Folate deficiency shown to increase risk of bowel cancer – signs to spot

Vitamins and minerals are vital when it comes to keeping our bodies as healthy as possible.

Eating a diet low in certain nutrients can have a noticeable effect, with some deficiencies causing debilitating symptoms.

However, it can be even more serious than this.

Research has suggested that being low in folate – also known as vitamin B9 – could in fact increase your risk of developing bowel cancer.

Bowel cancer, or colorectal cancer, refers to cancer that has started in the large bowel, which includes the colon and rectum.

READ MORE Four ‘essential signs’ when you go to the toilet that may indicate bowel cancer

It is among the most common types of cancer in the UK, leading to around 43,000 new diagnoses every year.

Folate deficiency and bowel cancer

According to the NHS, a folate deficiency can cause serious complications including bowel cancer.

“Research has shown that folate deficiency can increase your risk of some cancers, such as colon cancer,” it said.

One study, published in the Annals of Oncology in 2011, trialled the use of folate on more than 5,000 people – some with cancer, others with not over an eight year period.

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It said: “In the multivariable model, there was a significant decrease in the risk of cancers of the oral cavity and pharynx, oesophagus, upper aerodigestive tract, colorectum and kidney for the highest versus the lowest quartile of dietary folate intake.

“Our results not only confirm earlier findings of decreased risk of colorectal and oesophageal cancers with a high dietary folate intake but also suggest decreased risk of several other cancers.”

However, many studies also concur that further research into the relationship between folate and bowel cancer is needed.

A paper, published in the Annals of Medicine and Surgery in 2022, said: “Our article supports the idea that says: vitamin B9 has a dual-modulator effect on colorectal cancer carcinogenesis.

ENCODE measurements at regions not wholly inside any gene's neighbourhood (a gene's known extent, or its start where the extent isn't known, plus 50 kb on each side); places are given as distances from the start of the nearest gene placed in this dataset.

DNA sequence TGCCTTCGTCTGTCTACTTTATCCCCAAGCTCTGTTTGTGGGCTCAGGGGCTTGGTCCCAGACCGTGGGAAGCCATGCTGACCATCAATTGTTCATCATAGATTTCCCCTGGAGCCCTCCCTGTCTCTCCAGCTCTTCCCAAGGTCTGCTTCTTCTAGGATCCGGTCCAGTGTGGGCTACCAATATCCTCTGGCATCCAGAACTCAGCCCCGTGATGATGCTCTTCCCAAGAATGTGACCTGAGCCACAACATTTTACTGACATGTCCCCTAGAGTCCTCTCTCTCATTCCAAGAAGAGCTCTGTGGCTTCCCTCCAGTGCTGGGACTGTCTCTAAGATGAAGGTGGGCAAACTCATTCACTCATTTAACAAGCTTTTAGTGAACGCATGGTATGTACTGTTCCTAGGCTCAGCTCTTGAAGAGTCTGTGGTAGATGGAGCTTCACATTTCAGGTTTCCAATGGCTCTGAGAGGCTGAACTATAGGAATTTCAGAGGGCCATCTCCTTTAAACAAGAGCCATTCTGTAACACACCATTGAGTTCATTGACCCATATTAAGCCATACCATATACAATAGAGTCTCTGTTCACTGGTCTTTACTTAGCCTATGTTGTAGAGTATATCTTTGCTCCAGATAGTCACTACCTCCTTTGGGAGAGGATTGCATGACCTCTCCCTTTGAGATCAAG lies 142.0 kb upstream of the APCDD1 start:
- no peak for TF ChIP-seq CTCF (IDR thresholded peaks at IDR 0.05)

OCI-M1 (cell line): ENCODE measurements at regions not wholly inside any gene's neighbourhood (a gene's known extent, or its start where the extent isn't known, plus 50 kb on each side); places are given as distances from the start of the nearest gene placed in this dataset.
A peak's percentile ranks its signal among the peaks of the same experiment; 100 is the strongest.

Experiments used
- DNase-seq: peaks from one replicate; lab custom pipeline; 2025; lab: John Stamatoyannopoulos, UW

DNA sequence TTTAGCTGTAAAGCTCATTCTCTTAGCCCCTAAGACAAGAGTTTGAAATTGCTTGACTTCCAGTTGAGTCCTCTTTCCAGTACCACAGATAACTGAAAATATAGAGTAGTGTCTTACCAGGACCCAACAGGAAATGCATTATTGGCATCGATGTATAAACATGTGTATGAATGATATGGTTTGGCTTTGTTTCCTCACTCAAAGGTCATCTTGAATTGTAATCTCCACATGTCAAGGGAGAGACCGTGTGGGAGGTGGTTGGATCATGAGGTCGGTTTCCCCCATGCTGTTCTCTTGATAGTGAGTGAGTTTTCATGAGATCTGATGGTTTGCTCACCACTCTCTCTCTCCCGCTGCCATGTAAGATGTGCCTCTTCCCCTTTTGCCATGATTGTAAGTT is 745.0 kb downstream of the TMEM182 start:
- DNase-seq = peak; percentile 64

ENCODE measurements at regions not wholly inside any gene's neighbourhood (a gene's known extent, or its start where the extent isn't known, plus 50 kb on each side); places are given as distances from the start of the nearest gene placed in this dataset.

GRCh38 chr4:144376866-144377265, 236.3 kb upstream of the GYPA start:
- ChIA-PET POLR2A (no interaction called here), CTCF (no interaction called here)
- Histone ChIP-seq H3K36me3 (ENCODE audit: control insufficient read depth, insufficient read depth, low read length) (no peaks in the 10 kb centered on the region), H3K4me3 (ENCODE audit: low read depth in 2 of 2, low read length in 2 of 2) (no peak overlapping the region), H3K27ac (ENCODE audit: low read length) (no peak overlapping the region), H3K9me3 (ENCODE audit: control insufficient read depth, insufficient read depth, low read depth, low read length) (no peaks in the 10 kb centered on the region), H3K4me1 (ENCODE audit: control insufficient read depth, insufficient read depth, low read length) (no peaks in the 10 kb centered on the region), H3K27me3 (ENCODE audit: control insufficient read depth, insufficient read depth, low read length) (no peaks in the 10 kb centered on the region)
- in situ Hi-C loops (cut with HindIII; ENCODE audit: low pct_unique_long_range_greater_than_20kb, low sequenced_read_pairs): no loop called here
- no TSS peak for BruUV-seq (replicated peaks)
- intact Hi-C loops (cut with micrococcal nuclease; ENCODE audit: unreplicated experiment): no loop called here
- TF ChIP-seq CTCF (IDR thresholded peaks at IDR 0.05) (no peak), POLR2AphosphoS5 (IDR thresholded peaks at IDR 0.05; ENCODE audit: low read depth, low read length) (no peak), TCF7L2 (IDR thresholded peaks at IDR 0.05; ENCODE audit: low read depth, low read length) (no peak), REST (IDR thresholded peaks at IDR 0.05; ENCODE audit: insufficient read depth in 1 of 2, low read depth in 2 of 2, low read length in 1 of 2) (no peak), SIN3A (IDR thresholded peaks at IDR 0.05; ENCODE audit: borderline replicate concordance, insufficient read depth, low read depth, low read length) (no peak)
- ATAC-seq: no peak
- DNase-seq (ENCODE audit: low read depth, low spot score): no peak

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“However, its role in preventing recurrence and improving survival rates remains unresolved with a possible potential role of folate metabolism genotype variations. Therefore, more evidence from clinical studies is needed.”

Symptoms of a folate deficiency

Whether or not there is a definitive link between folate and bowel cancer, being deficiency can cause a number of problems.

It can lead to anaemia – where the body does not have enough healthy red blood cells – resulting in:

  • Paleness
  • Shortness of breath (dyspnea)
  • Irritability
  • Dizziness.

You might also experience:

  • A tender, red tongue
  • Mouth sores or mouth ulcers
  • Reduced sense of taste
  • Memory loss
  • Difficulty concentrating
  • Confusion
  • Problems with judgement
  • Lack of energy
  • Muscle weakness
  • Depression
  • Weight loss
  • Diarrhoea.

Preventing a deficiency

It is possible to get plenty of folate, or folic acid, through diet.

Foods rich in folate include:

  • Peas, beans and legumes
  • Citrus fruits
  • Dark green leafy vegetables
  • Liver
  • Seafood
  • Eggs and dairy
  • Meat and poultry
  • Fortified foods such as cereal and pasta.

If you experience symptoms of a folate deficiency it is worth speaking to your GP.

They might recommend supplements if changing your diet is not working.

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